# Thread: Extremes of Given Functons

1. ## Extremes of Given Functons

Need help on the following I can do easy ones of finding extremes like -x^3+2x^2 but these problems I'm having trouble figuring out what to do. Also how do I find absolute values?

a. Find the Interval on which the function is increasing and deceasing.
b. Then identify the functions local extreme values if any.
c. Which, if any, are absolute values?

1. x sq.(8-x^2)
2. x^(1/3) (x+8)
3. e^2x + e^-x

2. Originally Posted by goldenroll
Need help on the following I can do easy ones of finding extremes like -x^3+2x^2 but these problems I'm having trouble figuring out what to do. Also how do I find absolute values?

a. Find the Interval on which the function is increasing and deceasing.
b. Then identify the functions local extreme values if any.
c. Which, if any, are absolute values?

1. x sq.(8-x^2)
2. x^(1/3) (x+8)
3. e^2x + e^-x
The first step is to calculate the derivative of each function. Can you do this? If not, where do you get stuck?

3. Originally Posted by goldenroll
Need help on the following I can do easy ones of finding extremes like -x^3+2x^2 but these problems I'm having trouble figuring out what to do. Also how do I find absolute values?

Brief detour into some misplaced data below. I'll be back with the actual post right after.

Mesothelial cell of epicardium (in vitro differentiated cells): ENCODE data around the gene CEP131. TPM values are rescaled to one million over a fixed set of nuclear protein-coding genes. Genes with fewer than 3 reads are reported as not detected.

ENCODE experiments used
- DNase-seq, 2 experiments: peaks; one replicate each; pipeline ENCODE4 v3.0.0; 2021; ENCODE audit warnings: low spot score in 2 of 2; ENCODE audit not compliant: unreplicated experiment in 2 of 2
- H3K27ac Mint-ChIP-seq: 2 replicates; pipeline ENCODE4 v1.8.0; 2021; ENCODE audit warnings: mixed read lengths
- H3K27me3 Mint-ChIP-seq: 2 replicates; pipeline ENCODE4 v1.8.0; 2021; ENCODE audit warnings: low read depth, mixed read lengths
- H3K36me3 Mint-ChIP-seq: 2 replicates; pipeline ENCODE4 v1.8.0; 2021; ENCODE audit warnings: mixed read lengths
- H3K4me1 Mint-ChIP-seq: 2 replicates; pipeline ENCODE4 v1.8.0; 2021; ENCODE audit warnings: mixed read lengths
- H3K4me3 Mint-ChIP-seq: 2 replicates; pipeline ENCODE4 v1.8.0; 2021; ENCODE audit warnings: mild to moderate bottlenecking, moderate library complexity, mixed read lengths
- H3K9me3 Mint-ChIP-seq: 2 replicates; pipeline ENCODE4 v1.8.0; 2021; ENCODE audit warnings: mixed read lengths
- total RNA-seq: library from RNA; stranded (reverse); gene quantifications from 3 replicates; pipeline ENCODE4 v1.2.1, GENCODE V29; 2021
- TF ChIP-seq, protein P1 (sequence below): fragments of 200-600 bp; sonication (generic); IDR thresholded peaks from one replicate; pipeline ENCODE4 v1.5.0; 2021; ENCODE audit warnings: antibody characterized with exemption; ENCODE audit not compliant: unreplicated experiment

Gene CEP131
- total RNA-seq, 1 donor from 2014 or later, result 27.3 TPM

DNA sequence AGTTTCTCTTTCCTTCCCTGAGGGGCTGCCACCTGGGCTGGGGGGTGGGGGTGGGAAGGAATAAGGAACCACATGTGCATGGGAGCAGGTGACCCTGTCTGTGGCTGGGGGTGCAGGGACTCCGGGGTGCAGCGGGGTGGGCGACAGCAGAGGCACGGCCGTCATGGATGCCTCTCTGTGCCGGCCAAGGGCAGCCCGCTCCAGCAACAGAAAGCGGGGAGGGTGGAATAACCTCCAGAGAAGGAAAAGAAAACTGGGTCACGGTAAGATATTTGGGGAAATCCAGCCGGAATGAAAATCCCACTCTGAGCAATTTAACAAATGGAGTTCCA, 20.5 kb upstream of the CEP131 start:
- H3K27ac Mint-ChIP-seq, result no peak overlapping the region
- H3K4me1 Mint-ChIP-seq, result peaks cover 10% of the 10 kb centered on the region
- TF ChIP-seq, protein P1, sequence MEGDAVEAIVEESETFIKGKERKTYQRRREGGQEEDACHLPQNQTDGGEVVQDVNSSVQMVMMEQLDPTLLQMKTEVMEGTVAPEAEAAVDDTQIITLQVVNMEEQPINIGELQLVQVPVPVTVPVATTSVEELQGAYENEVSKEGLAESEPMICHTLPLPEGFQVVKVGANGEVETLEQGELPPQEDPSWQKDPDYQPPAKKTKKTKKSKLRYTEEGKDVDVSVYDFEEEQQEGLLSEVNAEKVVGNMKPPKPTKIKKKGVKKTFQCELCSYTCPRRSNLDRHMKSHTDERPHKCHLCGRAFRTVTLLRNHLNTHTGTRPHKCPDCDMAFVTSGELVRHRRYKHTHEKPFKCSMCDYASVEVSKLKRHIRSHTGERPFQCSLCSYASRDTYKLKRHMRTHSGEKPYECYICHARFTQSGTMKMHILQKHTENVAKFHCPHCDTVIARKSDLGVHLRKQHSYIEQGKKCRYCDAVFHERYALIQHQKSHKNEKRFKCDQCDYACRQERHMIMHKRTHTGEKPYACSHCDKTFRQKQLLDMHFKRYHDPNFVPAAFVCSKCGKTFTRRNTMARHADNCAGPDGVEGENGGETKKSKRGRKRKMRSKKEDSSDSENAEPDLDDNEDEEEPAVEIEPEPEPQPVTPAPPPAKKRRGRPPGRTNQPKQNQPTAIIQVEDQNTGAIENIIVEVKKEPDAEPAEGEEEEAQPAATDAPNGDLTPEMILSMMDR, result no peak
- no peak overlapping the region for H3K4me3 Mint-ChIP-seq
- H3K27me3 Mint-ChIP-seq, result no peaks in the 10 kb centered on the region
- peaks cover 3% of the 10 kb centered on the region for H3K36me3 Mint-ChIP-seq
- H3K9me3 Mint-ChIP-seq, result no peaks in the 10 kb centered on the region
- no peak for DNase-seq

a. Find the Interval on which the function is increasing and deceasing.
b. Then identify the functions local extreme values if any.
c. Which, if any, are absolute values?

1. x sq.(8-x^2)
2. x^(1/3) (x+8)
3. e^2x + e^-x
If you can do easy ones, you can do "hard" ones. The idea is the same:

Take the first derivative and set it to 0 to find the critical values of the function.

Choose a test value in each of the intervals partitioned by the critical values.

Determine where f '(x) is increasing or decreasing by evaluating f ' at the test values. If f '>0, then f is inc. If f '<0 then f is dec.

I'll give you some hints for your problems:

For 1. Differentiate using the product rule and chain rule.
For 2. product rule
For 3. Hint: $\frac{d}{dx}[e^u]=e^u\cdot{u'}$. In your case, u is a function of x.

4. well I think its more that I'm just getting confused (summer school cal just feels like huge load of information and hard to remember the rules) but here is what I gotten for my first question.

x/2(8-x^2) right and then I times that by 2(8-x^2)/2(8-x^2) which is part of the chain rule (thinking this is were I'm messing up, then 2x(8-x^2)/2(8-x^2) then the locals are x=0, plus or minus sq. 8?

2.
for the second question I did this 1/3 x^(-2/3) (x+8) + x^(1/3)1 = 4x+8/3x^(2/3) = 4(x+2)/3x^(2/3) = x= 0,-2

a. Incr. (-2,0), (0,inf.), Decr. on (-inf.,-2)
b. min at -2
c. Still don't quiet understand how to do ab.

5. Originally Posted by goldenroll
well I think its more that I'm just getting confused (summer school cal just feels like huge load of information and hard to remember the rules) but here is what I gotten for my first question.

x/2(8-x^2) right and then I times that by 2(8-x^2)/2(8-x^2) which is part of the chain rule (thinking this is were I'm messing up, then 2x(8-x^2)/2(8-x^2) then the locals are x=0, plus or minus sq. 8?